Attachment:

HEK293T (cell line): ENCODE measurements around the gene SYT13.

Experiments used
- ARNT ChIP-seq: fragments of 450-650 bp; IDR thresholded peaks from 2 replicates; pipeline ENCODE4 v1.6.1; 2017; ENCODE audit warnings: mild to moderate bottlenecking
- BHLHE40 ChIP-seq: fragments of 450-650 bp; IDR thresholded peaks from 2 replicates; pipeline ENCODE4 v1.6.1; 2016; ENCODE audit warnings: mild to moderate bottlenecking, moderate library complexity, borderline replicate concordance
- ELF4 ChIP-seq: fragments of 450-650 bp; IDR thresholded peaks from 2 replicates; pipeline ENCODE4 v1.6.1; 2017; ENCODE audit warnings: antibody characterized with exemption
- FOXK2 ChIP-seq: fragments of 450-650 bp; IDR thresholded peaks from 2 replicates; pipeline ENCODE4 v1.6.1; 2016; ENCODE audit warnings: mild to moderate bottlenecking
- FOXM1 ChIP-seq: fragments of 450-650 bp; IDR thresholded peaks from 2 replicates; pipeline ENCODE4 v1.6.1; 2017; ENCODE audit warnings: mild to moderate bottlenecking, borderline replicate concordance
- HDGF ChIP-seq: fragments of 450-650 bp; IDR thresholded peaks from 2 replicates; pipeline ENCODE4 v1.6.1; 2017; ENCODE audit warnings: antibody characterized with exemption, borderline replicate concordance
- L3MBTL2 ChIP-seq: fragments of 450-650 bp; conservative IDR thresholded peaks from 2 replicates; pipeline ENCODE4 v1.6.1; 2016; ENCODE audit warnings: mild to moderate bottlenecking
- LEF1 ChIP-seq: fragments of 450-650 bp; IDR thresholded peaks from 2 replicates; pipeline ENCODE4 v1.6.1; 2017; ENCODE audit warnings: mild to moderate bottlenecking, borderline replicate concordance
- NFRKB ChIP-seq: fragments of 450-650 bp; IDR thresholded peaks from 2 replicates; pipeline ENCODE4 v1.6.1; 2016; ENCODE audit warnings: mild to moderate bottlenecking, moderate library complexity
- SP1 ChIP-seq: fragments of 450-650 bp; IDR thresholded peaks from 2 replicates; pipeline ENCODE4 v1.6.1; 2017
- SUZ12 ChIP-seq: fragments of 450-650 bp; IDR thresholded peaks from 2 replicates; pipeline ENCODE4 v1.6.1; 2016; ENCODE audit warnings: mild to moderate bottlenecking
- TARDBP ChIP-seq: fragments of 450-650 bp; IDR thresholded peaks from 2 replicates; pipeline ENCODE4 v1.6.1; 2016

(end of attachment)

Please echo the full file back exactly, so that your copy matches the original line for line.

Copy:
HEK293T (cell line): ENCODE measurements around the gene SYT13.

Experiments used
- ARNT ChIP-seq: fragments of 450-650 bp; IDR thresholded peaks from 2 replicates; pipeline ENCODE4 v1.6.1; 2017; ENCODE audit warnings: mild to moderate bottlenecking
- BHLHE40 ChIP-seq: fragments of 450-650 bp; IDR thresholded peaks from 2 replicates; pipeline ENCODE4 v1.6.1; 2016; ENCODE audit warnings: mild to moderate bottlenecking, moderate library complexity, borderline replicate concordance
- ELF4 ChIP-seq: fragments of 450-650 bp; IDR thresholded peaks from 2 replicates; pipeline ENCODE4 v1.6.1; 2017; ENCODE audit warnings: antibody characterized with exemption
- FOXK2 ChIP-seq: fragments of 450-650 bp; IDR thresholded peaks from 2 replicates; pipeline ENCODE4 v1.6.1; 2016; ENCODE audit warnings: mild to moderate bottlenecking
- FOXM1 ChIP-seq: fragments of 450-650 bp; IDR thresholded peaks from 2 replicates; pipeline ENCODE4 v1.6.1; 2017; ENCODE audit warnings: mild to moderate bottlenecking, borderline replicate concordance
- HDGF ChIP-seq: fragments of 450-650 bp; IDR thresholded peaks from 2 replicates; pipeline ENCODE4 v1.6.1; 2017; ENCODE audit warnings: antibody characterized with exemption, borderline replicate concordance
- L3MBTL2 ChIP-seq: fragments of 450-650 bp; conservative IDR thresholded peaks from 2 replicates; pipeline ENCODE4 v1.6.1; 2016; ENCODE audit warnings: mild to moderate bottlenecking
- LEF1 ChIP-seq: fragments of 450-650 bp; IDR thresholded peaks from 2 replicates; pipeline ENCODE4 v1.6.1; 2017; ENCODE audit warnings: mild to moderate bottlenecking, borderline replicate concordance
- NFRKB ChIP-seq: fragments of 450-650 bp; IDR thresholded peaks from 2 replicates; pipeline ENCODE4 v1.6.1; 2016; ENCODE audit warnings: mild to moderate bottlenecking, moderate library complexity
- SP1 ChIP-seq: fragments of 450-650 bp; IDR thresholded peaks from 2 replicates; pipeline ENCODE4 v1.6.1; 2017
- SUZ12 ChIP-seq: fragments of 450-650 bp; IDR thresholded peaks from 2 replicates; pipeline ENCODE4 v1.6.1; 2016; ENCODE audit warnings: mild to moderate bottlenecking
- TARDBP ChIP-seq: fragments of 450-650 bp; IDR thresholded peaks from 2 replicates; pipeline ENCODE4 v1.6.1; 2016